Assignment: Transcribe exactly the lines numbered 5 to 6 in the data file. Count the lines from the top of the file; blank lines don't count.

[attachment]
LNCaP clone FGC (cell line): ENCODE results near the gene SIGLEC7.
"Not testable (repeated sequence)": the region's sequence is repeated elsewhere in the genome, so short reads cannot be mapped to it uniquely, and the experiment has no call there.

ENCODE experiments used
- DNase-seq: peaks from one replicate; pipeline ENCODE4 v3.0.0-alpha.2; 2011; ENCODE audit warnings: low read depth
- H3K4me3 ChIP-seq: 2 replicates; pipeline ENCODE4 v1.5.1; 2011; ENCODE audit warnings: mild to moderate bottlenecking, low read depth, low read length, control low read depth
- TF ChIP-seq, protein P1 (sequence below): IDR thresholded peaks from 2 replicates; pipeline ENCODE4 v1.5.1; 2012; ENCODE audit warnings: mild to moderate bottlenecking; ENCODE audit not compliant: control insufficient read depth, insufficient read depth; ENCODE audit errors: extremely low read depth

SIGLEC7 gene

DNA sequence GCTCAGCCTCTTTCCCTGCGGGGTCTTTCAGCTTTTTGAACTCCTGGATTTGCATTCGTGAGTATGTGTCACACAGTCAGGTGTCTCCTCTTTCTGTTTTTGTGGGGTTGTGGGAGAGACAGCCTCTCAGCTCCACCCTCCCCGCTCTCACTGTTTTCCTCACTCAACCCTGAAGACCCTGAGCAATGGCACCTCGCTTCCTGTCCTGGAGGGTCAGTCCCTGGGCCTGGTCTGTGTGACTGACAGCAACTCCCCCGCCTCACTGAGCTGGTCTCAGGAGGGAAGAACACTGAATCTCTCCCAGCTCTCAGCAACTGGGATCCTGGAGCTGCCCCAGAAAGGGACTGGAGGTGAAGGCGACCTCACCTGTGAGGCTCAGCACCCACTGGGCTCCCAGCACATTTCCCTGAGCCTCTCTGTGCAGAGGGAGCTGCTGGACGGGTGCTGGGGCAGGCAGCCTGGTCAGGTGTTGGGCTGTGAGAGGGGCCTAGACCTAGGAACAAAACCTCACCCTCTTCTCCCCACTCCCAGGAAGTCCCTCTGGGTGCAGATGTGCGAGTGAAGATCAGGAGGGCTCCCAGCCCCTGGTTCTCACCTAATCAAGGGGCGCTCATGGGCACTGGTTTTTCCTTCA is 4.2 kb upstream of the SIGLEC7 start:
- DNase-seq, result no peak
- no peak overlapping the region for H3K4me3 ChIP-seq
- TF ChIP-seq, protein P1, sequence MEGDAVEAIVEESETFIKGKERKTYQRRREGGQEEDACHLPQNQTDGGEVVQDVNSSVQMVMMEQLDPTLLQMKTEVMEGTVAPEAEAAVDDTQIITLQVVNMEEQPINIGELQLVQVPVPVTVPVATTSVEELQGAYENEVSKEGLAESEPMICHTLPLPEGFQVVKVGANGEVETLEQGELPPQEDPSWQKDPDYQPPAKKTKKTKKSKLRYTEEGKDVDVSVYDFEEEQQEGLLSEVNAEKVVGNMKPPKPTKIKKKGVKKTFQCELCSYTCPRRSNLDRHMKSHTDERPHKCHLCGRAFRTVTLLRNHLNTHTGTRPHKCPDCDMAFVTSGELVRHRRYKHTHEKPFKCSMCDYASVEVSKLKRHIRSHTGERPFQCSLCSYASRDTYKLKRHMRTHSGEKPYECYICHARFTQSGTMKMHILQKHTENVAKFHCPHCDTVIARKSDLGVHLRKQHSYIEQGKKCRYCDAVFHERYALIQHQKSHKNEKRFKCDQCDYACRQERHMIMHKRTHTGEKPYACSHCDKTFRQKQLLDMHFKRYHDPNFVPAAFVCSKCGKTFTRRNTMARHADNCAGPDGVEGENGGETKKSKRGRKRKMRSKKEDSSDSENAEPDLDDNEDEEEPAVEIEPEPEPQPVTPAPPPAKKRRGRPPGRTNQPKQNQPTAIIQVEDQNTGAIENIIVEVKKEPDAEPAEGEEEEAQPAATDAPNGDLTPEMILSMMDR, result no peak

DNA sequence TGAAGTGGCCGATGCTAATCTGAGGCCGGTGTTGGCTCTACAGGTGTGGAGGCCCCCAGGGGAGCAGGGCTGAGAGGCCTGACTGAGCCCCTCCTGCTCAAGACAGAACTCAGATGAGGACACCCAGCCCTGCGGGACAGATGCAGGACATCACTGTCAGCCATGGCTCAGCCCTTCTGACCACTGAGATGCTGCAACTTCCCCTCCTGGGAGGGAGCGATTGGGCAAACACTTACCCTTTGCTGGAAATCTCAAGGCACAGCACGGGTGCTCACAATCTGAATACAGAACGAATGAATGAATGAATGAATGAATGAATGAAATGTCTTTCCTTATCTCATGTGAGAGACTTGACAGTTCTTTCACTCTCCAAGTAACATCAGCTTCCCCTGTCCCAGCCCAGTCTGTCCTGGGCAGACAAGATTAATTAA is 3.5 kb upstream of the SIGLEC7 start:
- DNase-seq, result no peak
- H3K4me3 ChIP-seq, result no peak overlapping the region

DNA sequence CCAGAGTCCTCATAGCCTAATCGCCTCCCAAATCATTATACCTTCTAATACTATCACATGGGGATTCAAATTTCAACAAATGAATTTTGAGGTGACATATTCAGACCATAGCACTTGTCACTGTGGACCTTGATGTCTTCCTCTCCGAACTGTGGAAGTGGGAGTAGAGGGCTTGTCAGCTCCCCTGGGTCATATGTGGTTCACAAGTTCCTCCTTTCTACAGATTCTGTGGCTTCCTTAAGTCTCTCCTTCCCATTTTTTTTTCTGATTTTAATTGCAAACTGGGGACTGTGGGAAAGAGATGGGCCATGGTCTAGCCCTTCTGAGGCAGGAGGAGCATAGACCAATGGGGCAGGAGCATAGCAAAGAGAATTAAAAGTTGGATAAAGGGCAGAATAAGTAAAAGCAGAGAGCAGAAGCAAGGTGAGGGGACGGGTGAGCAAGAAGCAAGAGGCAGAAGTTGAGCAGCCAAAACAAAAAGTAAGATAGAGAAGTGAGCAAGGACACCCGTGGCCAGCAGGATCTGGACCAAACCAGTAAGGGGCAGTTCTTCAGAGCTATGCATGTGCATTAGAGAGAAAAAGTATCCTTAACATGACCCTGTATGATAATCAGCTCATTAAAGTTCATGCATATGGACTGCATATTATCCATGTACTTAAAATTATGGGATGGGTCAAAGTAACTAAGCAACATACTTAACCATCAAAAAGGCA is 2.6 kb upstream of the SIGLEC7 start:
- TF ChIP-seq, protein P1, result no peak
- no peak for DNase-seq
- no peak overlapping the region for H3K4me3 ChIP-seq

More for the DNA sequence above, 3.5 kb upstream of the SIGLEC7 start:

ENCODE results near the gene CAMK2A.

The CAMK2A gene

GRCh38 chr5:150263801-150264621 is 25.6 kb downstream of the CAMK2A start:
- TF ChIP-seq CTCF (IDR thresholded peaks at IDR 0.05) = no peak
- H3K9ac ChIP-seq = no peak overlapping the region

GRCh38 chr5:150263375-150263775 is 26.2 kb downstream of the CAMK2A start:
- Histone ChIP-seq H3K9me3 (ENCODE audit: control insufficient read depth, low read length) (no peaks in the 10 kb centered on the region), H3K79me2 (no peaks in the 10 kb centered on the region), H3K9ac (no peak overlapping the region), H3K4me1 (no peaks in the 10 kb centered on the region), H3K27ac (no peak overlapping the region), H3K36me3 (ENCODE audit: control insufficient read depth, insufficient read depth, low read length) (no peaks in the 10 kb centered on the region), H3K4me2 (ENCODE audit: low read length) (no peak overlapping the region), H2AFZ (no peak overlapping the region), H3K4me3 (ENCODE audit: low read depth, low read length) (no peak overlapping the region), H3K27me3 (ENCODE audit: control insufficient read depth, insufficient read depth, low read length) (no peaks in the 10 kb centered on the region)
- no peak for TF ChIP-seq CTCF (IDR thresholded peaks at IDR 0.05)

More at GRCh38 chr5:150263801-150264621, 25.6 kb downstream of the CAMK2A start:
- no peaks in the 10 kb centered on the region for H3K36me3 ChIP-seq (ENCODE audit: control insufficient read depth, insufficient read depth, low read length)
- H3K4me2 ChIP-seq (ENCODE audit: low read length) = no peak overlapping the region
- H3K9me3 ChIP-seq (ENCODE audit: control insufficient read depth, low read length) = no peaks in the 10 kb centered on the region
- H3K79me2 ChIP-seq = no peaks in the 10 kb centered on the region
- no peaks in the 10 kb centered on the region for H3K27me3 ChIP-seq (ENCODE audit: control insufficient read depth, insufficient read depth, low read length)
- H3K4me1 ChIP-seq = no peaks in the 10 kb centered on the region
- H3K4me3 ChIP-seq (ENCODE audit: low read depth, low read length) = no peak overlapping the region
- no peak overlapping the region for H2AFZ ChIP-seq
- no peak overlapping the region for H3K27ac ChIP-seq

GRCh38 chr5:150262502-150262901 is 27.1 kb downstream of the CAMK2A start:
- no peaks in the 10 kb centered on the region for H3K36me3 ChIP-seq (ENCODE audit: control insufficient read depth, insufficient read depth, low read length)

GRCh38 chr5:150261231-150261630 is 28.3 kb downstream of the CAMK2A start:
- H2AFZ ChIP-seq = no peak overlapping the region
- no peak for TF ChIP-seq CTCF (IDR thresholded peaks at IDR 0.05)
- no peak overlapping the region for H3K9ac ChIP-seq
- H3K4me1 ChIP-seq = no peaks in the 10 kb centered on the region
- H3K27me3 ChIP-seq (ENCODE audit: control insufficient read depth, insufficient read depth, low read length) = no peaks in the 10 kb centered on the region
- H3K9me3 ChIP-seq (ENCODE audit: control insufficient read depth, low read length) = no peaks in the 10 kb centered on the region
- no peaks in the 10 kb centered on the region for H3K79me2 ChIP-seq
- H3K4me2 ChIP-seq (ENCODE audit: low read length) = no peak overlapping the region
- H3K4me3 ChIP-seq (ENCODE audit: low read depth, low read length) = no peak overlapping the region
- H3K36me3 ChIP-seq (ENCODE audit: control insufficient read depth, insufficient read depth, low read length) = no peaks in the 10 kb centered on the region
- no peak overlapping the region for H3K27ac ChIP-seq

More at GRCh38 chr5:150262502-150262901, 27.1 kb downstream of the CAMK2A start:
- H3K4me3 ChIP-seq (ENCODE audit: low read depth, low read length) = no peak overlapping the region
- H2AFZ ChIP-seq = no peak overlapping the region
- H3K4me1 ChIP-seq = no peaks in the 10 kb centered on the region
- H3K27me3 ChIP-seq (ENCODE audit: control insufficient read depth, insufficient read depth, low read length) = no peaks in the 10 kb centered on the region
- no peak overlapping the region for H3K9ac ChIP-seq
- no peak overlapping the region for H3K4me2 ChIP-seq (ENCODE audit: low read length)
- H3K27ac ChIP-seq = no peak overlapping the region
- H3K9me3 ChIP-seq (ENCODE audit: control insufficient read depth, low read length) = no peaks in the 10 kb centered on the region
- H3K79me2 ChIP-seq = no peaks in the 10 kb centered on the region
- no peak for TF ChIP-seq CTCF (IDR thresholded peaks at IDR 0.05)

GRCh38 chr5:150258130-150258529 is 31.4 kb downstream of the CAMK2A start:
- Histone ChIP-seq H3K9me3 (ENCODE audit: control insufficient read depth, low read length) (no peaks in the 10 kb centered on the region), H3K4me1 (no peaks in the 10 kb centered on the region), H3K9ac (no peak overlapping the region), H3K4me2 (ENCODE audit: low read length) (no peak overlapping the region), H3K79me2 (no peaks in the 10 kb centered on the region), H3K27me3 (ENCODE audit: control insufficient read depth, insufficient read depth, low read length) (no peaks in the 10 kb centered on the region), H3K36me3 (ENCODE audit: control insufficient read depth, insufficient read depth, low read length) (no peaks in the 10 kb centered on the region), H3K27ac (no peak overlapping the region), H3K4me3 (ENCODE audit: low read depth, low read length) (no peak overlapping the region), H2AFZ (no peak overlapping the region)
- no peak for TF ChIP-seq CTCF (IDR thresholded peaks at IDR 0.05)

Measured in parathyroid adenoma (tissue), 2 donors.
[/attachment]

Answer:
- H3K4me3 ChIP-seq: 2 replicates; pipeline ENCODE4 v1.5.1; 2011; ENCODE audit warnings: mild to moderate bottlenecking, low read depth, low read length, control low read depth
- TF ChIP-seq, protein P1 (sequence below): IDR thresholded peaks from 2 replicates; pipeline ENCODE4 v1.5.1; 2012; ENCODE audit warnings: mild to moderate bottlenecking; ENCODE audit not compliant: control insufficient read depth, insufficient read depth; ENCODE audit errors: extremely low read depth